The SCP1000 also measures the temperature at each pressure measurement. Celsius degrees in a 13-bit binary number can be read as two bytes at TEMPOUT, read address 84. Negative temperatures are preceded by a sign bit 1. If this bit (bit 5 in the high byte) is set, we note the fact, then complement the two bytes and add 1. Bit 12 coerresponds to 204.8 °C, and each succeeding bit half the preceding down to bit 0 which corresponds to 0.05 °C. Decimal digits for display are found just as for the pressure, while blanking leading zeros and adding a negative sign if necessary. I displayed the temperature and pressure alternately.
The first barometer was made by Torricelli in 1643, using a mercury column with a vacuum above it, so that the weight of the column was supported by the pressure of the air on the reservoir. He was the first to realize that the atmosphere had weight and give an explanation free of any supposed properties of a vacuum, and proved it by having a friend take a barometer up a mountain. Even Galileo had believed that air had no weight, as Aristotle did.
The "normal" atmospheric pressure at sea level is taken as 101325 Pa, or 1013.25 mb, or 760 mmHg, or 29.92 in Hg, or 14.7 psi. In an isothermal atmosphere, the pressure decreases according to p = p0 exp(-Mgh/RT), where R = 8314, T in K, M = 28.96, g = 9.80665, and h is in m. The scale height RT/Mg is 8781 m at 300K. The atmosphere is not isothermal, of course. There is a lapse rate in the troposphere, where the temperature decreases from 288.16 K at sea level to 216.66 K at the tropopause at 11 km altitude.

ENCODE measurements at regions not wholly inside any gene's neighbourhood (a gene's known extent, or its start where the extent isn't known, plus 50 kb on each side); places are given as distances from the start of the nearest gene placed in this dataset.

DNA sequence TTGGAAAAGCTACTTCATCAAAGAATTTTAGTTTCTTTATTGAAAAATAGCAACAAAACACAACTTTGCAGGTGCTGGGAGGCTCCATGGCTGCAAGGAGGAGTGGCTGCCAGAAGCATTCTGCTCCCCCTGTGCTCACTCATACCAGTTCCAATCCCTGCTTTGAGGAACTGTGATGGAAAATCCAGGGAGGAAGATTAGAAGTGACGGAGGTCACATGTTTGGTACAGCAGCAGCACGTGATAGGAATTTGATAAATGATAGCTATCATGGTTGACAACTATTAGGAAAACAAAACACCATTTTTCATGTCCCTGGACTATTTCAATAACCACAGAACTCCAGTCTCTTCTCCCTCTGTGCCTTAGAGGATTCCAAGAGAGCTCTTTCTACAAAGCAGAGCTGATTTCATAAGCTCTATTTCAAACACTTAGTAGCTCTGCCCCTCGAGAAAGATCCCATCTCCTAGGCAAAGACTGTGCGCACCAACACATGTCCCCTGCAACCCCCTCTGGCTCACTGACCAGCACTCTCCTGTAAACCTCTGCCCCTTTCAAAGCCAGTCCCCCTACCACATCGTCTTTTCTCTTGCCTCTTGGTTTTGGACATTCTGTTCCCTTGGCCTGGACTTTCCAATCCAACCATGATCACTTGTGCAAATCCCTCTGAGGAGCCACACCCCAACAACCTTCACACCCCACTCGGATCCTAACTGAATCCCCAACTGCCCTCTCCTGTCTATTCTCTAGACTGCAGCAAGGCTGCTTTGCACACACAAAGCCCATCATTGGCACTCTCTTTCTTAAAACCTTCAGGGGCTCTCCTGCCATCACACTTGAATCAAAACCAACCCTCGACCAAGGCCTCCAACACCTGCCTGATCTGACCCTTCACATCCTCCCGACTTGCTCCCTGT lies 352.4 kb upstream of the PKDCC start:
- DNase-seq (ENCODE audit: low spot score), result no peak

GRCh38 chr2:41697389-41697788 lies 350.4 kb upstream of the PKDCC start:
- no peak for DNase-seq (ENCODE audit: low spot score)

For weather purposes, the pressure measured at some altitude is reduced to a sea level value, perhaps by assuming an isothermal atmosphere down to sea level. At 300 K, and the Denver elevation of 1609 m, the factor is 1.201, so a sea level pressure of 760 torr corresponds to an actual pressure of 633 torr, a difference of 127 torr. In fact, the atmospheric pressure measured at Denver is around 630 torr. The pressures quoted in weather reports are the adjusted pressure, not the actual measured pressure.
Better, drier weather is associated with a rising barometer, while worse, wetter weather is associated with a falling barometer. Mechanical aneroid barometers were deliberately made sticky so that when tapped, they would show whether the pressure was rising or falling.
The SCP1000-D01 is available from SparkFun Electronics as SEN-08161. Download the data sheet as well. Be sure to get the full 1.75Mb data sheet, not the brief version.
The VTI website is at VTI
The Wikipedia articles on atmospheric pressure are useful, but not excellent. Reduction to sea level is poorly explained.
Composed by J. B. Calvert
Created 15 August 2010